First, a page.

It could’ve been so simple. All they needed to do was take a vote on two representatives – one from the coalition and one from the opposition, both of whom would work together, along with seven other panel members, to find a compromise solution for the selection of judges. But it didn’t happen.
What could only be described as a day filled with angst and great stress, coalition members could not come together to decide on their own candidate to be part of a panel tasked with selecting judges. Amazingly, opposition candidate Karine Elharrar from the Yesh Atid party managed to squeak through, in a 58/56 vote, but the irony is that the failure to agree on a coalition candidate will now delay the commencement of any work from moving forward, at least for a month, when a second election will take place.
Perhaps the most interesting thing which came out of the vote was the finding of a secret ballot, which clearly revealed that a number of coalition members independently decided to support the opposition candidate. Breaking ranks can only be done in secret, but once it happened, the result was a total embarrassment for Prime Minister Benjamin Netanyahu, because it proved that some in his own coalition chose to go rogue.
What were some of the reasons for this outcome? Likud member, Tali Gottlieb, defied her boss Bibi, who requested that she withdraw her name from being a candidate because he likely knew that she would never be acceptable to the other members. He was right, as she was resoundingly defeated, only gaining 15 votes in her favor with 59 against. Gottlieb, a bit of a controversial figure, claimed, back in November 2022, that “the court has no authority to strike down legislation and intended to ignore rulings from the High Court of Justice.” Those were the remarks that got her into hot water with judicial officials, to the point where she was accused of “calling for anarchy.”
Gottlieb had also been sanctioned back in March, by the Knesset Ethics Committed, “for blaming High Court Chief Justice Esther Hayut on social media, in February, for a terror attack in Jerusalem that killed three people.” In short, she is seen as a bit of a loose cannon, who doesn’t always use a filter when speaking her mind. Consequently, a group of coalition party leaders ended up blaming Gottlieb for what happened, saying that they had no choice, but to cause a month-long delay, because they were not prepared to support her candidacy.
Another important takeaway from yesterday’s fiasco is that it proved that Netanyahu was not successful in managing to control his own coalition which now speaks to obvious cracks in the mix. Such was the comment of opposition leader, Yair Lapid who was quoted as saying, “the prime minister has lost control of his government and is a prisoner of extremists.”
But he’s had his hands full, trying to keep the very strong personalities, who make up the coalition, in check. That would include National Security Minister Itamar Ben Gvir who has tried to strong-arm the prime minister, at every turn, in order to get his own private militia to finally have the ability to arrest whoever he wants and wield the kind of power that generally does not belong to coalition members.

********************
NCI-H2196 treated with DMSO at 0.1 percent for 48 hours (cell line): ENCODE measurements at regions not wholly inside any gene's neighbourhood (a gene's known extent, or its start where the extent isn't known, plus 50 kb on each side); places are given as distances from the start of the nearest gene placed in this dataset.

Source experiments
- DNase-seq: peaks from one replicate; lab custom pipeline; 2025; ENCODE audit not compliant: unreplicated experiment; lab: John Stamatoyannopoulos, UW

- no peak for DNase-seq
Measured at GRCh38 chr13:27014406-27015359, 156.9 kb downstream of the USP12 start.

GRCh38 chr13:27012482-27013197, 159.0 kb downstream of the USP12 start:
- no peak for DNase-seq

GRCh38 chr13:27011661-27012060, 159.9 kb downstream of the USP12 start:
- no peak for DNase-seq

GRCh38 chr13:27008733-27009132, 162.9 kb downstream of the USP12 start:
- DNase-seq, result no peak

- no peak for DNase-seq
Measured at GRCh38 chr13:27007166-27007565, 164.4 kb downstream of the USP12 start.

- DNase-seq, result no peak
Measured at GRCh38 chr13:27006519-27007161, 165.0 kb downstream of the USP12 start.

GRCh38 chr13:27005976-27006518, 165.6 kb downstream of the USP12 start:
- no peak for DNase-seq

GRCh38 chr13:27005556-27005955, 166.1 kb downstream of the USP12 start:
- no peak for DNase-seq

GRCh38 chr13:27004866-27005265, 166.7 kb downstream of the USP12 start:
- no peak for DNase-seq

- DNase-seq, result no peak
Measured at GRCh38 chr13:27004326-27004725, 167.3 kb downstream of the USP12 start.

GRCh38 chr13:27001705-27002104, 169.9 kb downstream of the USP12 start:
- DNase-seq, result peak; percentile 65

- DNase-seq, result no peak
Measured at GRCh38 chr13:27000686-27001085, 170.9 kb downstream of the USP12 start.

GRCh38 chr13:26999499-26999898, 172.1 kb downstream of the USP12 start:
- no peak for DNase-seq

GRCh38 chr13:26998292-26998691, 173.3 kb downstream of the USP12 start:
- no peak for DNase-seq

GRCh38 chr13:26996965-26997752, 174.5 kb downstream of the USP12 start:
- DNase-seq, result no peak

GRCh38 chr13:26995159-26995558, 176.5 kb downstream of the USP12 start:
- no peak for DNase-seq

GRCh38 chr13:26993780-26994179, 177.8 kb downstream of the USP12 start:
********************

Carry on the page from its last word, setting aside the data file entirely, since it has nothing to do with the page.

Add to that, extreme coalition members who wanted the panel to be made up of only members on their side, while opposition members threatened to abandon all talks should that happen, and you have a recipe for disaster. How did the prime minister ever expect to corral so many diabolically opposed voices to come to any sort of compromise deal which would be acceptable to the people of Israel? It was an apparent miscalculation, on his part, when he chose this coalition – not considering the massive headache he would endure from individuals who are incapable of working together.
One other threat came by way of former Defense Minister Benny Gantz, who didn’t mince any words when he said his party would end talks and not be part of any future negotiation if two coalition members were selected for the panel rather than allowing for an opposition member to join the talks.
This panel is of utmost importance, though, and the individuals chosen to enter into talks must somehow be able to come together and work towards a reasonable compromise that would be acceptable to most citizens because they, in the end, along with a group of seven others, including members of the Israel Bar Association and three Supreme Court judges, will decide on a backlog of judicial appointments as well as two Supreme Court vacancies.
For now, though, nothing will go forward, and maybe the proverbial “kicking of the can down the road” isn’t such a bad deal for Bibi who has bought himself a bit more time to remain in power. Having said that, it doesn’t mean that week 24 of massive protests will not take place on Saturday night, because the one thing that is clear to most Israelis is that their government is not functioning in a way that works for them.
A former Jerusalem elementary and middle-school principal and the granddaughter of European Jews who arrived in the US before the Holocaust. Making Aliyah in 1993, she is retired and now lives in the center of the country with her husband.